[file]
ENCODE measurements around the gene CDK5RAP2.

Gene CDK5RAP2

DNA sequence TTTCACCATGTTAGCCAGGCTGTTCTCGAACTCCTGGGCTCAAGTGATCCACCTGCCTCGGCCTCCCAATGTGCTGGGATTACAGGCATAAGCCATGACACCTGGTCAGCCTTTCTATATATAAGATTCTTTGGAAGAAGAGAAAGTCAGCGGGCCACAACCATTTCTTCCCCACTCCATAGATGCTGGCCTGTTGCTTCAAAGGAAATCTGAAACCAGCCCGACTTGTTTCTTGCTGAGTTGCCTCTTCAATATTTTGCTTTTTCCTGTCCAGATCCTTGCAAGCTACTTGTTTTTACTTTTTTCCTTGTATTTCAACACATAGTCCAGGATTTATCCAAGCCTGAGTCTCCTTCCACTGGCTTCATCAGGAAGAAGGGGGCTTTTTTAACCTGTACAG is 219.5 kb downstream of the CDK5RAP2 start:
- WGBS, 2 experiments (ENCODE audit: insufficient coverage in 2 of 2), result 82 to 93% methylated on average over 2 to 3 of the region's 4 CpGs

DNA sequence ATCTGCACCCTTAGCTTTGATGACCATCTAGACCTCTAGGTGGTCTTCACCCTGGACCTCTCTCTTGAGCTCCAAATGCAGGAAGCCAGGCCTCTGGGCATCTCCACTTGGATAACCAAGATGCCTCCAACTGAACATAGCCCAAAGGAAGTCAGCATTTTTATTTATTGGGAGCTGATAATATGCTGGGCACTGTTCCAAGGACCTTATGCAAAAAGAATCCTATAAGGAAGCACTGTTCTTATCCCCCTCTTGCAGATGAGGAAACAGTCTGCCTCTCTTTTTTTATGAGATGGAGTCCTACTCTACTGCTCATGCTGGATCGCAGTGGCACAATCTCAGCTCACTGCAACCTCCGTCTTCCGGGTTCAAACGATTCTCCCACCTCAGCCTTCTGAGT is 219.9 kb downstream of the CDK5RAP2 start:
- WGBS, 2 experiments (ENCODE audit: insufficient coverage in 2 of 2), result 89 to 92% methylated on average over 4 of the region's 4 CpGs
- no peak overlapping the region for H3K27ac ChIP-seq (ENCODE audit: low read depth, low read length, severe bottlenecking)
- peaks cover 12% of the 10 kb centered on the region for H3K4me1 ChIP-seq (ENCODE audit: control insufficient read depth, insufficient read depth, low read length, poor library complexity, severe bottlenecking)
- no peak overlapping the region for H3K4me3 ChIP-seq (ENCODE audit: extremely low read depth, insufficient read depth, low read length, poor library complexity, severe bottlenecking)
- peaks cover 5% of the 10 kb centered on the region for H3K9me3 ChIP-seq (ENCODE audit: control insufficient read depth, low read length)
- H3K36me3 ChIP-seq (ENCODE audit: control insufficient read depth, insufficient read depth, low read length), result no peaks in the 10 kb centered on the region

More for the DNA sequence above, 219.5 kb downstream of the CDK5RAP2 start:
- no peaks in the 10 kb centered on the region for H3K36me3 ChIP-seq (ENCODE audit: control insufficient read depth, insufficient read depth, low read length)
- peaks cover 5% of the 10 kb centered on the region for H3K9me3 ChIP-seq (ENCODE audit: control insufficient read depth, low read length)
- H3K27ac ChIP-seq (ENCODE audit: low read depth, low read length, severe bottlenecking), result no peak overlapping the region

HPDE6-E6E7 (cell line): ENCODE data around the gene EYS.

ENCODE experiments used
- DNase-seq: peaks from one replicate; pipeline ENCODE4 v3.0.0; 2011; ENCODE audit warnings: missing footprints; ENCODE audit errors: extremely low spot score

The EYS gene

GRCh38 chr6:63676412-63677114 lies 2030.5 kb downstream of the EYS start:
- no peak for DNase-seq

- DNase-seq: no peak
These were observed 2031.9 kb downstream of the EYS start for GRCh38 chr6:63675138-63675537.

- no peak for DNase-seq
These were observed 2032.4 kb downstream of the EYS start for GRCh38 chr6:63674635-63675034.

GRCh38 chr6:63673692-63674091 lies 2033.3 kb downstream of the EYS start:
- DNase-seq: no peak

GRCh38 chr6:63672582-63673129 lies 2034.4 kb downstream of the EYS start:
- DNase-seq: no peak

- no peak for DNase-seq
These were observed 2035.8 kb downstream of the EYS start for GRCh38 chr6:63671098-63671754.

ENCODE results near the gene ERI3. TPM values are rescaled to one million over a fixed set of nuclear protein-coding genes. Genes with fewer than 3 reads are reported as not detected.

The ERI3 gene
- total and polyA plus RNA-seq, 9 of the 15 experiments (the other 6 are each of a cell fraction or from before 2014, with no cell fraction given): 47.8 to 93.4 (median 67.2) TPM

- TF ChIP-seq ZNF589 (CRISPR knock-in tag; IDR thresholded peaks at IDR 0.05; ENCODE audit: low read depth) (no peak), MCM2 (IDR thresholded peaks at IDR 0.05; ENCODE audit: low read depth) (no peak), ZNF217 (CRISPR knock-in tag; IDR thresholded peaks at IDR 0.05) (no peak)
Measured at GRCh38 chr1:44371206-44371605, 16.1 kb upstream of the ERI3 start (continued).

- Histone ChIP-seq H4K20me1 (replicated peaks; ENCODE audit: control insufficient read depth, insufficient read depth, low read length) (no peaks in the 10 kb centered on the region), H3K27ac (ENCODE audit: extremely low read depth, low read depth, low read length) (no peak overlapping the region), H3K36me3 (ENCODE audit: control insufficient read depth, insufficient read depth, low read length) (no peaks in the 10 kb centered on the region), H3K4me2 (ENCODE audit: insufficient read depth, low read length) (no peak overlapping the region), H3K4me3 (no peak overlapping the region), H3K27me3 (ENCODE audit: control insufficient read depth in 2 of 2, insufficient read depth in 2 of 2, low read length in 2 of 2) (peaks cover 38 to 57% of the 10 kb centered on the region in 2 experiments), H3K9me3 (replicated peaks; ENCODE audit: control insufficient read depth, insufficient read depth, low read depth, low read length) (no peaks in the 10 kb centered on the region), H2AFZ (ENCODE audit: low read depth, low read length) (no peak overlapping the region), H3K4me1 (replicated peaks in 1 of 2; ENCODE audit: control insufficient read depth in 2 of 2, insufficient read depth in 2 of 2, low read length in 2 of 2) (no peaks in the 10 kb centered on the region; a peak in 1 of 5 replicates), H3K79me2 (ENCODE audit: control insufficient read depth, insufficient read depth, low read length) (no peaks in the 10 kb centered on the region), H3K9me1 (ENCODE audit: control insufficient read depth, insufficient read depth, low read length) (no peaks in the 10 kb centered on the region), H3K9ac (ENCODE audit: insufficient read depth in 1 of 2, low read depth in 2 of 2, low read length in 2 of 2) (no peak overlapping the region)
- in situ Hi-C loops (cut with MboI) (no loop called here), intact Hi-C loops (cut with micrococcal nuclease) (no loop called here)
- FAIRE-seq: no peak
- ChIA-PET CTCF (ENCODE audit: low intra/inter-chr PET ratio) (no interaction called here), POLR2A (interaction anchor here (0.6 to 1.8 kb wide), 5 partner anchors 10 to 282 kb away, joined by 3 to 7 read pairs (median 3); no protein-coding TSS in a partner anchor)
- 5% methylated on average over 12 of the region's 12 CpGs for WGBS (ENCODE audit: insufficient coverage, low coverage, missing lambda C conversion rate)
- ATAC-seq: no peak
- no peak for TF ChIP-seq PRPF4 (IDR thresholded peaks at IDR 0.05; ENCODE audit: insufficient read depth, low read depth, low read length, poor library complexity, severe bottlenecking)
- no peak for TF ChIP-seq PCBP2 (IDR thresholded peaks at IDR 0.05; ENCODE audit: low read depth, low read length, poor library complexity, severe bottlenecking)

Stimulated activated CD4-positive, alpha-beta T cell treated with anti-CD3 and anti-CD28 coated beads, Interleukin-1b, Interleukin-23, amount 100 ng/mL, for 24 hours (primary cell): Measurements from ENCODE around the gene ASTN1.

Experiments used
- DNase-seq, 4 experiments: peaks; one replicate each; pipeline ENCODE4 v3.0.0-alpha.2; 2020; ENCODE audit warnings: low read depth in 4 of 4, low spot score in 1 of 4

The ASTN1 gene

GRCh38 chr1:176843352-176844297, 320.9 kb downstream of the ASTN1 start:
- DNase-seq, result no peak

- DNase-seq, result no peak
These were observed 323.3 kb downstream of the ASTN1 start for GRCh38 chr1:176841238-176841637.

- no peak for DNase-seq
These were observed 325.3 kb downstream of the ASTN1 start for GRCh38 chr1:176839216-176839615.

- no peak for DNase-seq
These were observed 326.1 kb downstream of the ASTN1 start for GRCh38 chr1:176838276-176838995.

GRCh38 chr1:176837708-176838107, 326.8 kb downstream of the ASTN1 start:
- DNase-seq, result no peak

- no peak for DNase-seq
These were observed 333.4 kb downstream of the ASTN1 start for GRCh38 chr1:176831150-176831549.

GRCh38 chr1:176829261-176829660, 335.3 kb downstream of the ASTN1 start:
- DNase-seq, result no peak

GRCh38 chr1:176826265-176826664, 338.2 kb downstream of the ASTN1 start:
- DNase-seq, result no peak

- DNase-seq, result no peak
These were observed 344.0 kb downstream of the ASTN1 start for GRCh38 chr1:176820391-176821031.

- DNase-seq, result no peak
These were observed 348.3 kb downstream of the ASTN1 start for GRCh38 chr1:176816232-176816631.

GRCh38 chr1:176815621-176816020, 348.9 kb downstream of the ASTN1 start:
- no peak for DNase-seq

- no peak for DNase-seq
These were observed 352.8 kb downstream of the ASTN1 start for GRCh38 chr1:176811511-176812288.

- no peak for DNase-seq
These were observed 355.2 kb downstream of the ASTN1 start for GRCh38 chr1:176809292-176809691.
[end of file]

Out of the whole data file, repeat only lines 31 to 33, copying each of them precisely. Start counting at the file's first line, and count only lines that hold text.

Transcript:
These were observed 2035.8 kb downstream of the EYS start for GRCh38 chr6:63671098-63671754.

ENCODE results near the gene ERI3. TPM values are rescaled to one million over a fixed set of nuclear protein-coding genes. Genes with fewer than 3 reads are reported as not detected.

The ERI3 gene